How is Feldenkrais® different from other movement methodologies?

Feldenkrais is very different from other movement methodologies in several ways:
The scope is vast and each lesson is unique. Dr. Feldenkrais created a huge number of lessons, approximately 600, which are all different and unique, therefore, the student doesn’t know exactly which series of movements to expect when coming to a class. This requires the student to deal with the unexpected, to adapt to the unknown. Adapting to the unknown is, of course, one of the main requirements nature has of our bodies. Furthermore, the lessons cover a vast array of material involving different kinds of movements. Including lesson that focus on “other” aspects of movement, such as: breathing, eye movements, visualizations and meditations.

It helps us learn

Think of the fantastic amount of learning a baby makes. Suppose a baby wants to roll from its belly onto its back. It has not been taught how to do that, it doesn’t even have any landmarks. It just wants to see more and to hear its mother’s voice. The baby just keeps trying, over and over, to get to a new place. No one shows her how to do it yet she keeps trying. Imagine how incredibly frustrating it would be for a grown-up to learn like that, through trial and error with seemingly endless repetitions and an unknown outcome. The reason we adults no longer enjoy learning in this manner is because our egos tend to get in the way. When we unsuccessfully try to do something over and over we start judging ourselves, we may feel stupid or childish, and that makes us want to give up. This is a fundamental insight Dr. Feldenkrais had, which is why he introduced lessons that let us go back to playing around like we did as children. In lessons, such as “rolling like a baby” we go back to exploring such primary movements. Interestingly, as we explore through playing, leaving our ego out of the equation, we often become more creative and discover more possibilities.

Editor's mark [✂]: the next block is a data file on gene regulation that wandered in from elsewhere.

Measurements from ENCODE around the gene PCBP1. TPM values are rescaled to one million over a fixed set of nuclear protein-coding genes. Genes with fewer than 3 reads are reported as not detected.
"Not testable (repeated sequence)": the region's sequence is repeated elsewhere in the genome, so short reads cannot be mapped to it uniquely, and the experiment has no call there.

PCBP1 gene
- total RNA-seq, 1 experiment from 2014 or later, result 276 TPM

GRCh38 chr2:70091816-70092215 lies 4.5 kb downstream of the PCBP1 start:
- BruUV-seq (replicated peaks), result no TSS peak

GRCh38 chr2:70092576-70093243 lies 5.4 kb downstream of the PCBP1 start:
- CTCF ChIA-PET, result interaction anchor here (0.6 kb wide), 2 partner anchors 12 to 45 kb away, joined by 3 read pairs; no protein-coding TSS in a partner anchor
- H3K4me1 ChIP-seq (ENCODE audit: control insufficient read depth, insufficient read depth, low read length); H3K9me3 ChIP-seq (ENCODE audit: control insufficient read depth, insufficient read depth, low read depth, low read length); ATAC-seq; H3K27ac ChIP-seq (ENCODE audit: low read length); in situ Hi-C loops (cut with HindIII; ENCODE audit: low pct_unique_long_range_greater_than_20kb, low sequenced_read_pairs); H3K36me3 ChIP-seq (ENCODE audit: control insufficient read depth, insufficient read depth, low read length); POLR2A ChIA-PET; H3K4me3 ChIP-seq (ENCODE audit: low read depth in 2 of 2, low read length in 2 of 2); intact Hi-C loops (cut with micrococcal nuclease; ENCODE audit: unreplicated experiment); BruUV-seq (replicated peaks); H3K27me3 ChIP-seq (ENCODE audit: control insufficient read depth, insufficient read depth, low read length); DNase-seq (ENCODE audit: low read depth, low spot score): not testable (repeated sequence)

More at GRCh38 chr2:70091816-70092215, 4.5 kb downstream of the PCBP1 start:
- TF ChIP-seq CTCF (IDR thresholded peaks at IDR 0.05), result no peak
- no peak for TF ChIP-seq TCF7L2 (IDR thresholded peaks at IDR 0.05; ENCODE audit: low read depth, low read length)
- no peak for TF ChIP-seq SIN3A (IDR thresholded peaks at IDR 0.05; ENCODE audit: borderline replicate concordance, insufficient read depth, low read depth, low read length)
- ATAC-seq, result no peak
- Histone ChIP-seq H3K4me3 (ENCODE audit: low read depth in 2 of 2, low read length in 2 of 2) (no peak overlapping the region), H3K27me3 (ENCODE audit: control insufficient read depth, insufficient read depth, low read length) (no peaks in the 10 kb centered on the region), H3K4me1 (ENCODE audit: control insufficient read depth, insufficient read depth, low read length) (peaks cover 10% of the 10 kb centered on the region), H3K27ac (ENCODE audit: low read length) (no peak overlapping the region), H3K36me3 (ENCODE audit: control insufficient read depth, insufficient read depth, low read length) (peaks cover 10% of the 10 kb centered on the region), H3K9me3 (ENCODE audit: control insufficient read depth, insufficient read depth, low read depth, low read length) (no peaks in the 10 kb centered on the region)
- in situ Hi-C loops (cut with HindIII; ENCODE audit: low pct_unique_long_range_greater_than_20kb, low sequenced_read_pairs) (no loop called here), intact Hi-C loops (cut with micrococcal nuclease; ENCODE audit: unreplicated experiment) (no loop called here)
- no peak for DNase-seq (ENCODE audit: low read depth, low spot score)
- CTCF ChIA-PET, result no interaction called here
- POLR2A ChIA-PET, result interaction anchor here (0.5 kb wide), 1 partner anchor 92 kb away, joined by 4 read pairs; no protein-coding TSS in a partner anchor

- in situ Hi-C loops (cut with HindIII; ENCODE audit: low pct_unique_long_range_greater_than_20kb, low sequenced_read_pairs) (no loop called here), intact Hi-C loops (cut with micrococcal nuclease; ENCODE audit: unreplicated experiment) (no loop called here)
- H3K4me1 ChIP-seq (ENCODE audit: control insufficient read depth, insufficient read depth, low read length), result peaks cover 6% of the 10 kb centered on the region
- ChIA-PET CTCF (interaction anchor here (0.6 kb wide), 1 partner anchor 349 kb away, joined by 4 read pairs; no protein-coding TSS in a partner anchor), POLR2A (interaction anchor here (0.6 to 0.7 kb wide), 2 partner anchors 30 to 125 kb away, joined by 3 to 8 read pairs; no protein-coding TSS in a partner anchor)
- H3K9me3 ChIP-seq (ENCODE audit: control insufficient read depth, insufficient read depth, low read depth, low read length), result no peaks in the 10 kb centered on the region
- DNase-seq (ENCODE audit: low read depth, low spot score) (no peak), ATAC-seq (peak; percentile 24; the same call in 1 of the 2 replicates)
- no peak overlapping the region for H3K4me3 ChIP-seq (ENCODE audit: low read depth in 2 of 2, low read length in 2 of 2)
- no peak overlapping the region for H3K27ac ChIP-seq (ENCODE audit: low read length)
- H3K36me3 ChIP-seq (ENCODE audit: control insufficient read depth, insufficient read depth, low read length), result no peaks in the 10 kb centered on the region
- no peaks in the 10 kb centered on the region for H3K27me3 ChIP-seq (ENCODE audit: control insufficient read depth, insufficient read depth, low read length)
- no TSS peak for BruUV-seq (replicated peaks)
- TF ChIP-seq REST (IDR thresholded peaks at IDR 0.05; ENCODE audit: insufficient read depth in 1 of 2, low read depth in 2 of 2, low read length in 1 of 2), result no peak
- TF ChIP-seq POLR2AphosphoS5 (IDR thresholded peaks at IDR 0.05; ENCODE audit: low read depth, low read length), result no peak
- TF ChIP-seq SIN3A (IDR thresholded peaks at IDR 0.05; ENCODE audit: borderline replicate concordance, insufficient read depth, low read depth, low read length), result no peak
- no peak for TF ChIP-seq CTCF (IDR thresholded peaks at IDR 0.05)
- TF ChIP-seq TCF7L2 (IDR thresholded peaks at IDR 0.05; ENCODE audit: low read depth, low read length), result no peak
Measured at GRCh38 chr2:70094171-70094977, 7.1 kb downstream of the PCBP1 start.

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The teacher doesn’t demonstrate

As you don’t see the movements you are asked to make, you don’t imitate anyone. You listen to the verbal instructions given by the teacher and interpret and execute them in a way you understand them. Your body has a unique history and its own unique movement language. Therefore, every person will interpret the instructions and execute the movements in ways that are best suited to his own unique needs. As Dr. Feldenkrais famously said: “The movement should serve you, you should not serve the movement”.